Harper Lee’s estate will no longer allow publication of the mass-market paperback edition of To Kill a Mockingbird, which was popular with schools. Over at The New Republic, Alex Shephard writes that “Without a mass-market option, schools will likely be forced to pay higher prices for bulk orders of the trade paperback edition—and given the perilous state of many school budgets, that could very easily lead to it being assigned in fewer schools.” For more about the author’s legacy, read Robert Rea’s Millions essay on his travels to her home.
What do indie rock musicians share in common with experimental writers? A great deal, and not just a distaste for both of those over-used adjectives.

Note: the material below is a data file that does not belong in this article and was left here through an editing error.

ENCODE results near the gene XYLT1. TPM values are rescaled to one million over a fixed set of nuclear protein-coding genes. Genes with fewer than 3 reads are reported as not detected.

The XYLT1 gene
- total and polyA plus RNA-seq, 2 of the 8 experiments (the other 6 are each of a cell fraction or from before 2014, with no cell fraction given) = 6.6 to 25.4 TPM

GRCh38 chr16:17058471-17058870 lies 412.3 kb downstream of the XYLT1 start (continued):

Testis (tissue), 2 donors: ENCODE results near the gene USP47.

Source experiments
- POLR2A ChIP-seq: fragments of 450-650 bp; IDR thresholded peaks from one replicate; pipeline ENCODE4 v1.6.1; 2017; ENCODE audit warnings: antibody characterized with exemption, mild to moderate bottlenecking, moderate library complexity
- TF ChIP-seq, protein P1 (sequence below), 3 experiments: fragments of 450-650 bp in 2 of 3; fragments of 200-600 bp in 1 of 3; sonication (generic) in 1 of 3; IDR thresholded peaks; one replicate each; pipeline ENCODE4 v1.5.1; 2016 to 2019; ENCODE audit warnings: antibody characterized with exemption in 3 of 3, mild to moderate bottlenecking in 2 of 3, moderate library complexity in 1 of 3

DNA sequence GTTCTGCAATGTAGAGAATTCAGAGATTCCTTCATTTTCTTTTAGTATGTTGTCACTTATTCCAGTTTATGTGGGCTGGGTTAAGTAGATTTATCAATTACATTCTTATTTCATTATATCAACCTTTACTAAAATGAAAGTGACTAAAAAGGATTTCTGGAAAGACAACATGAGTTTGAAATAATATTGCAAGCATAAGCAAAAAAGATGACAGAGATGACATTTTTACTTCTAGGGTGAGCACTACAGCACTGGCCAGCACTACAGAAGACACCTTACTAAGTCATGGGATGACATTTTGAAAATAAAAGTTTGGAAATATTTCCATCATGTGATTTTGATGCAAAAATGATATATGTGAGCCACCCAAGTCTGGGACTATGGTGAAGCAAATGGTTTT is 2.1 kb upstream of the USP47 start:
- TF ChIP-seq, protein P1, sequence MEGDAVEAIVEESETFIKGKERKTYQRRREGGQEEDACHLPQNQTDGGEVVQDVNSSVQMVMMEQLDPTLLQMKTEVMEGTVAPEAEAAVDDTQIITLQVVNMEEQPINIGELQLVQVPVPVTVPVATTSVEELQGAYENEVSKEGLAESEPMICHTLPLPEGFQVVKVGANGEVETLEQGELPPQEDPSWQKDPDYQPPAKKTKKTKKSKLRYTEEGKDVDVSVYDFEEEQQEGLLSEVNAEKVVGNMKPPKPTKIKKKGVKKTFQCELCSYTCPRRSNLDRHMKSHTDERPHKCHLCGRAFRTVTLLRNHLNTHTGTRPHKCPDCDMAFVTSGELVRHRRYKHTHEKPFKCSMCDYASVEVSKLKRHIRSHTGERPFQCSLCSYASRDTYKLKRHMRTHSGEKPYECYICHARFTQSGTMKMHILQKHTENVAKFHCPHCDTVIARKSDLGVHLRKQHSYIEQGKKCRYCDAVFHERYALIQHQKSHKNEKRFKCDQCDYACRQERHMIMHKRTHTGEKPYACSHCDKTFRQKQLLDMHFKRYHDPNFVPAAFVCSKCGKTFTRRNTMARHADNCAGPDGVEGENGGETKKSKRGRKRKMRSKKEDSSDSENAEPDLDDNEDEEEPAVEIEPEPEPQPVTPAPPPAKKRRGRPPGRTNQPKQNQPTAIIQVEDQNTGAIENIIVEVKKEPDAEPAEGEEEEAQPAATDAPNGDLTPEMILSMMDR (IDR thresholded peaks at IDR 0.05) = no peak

“But was I actually reading? I regarded myself as a reader, but were these really books?” In LitHub, James Tate Hill pens an essay about reading while visually impaired and the questions it raises in a print book obsessed world. Pair with: our own Bill Morris on hearing an actor narrate his novel’s audiobook.
Clusty has unveiled a very cool Shakespeare search engine, allowing one to sift through all the bard’s works with the push of a button.The Washington Post is hosting live lunchtime chats with various authors over the next two weeks to coincide with the 2006 National Book Festival. The highlight: Geraldine Brooks, author of Pulitzer Prize-winning The March on Thursday.Just announced: Another Hannibal book from Thomas Harris called Hannibal Rising, prompting Ed to call Harris “The Laziest Titler in the Publishing Industry.”
“We’re both gay boys from the south, and we both write about growing up in places that deny the value and dignity of LGBTQ lives.” Garth Greenwell and Garrard Conley are headed to North Carolina! It’s not too late to catch the duo as they hit the second leg of their reading/anti-HB2 events across the Old North State.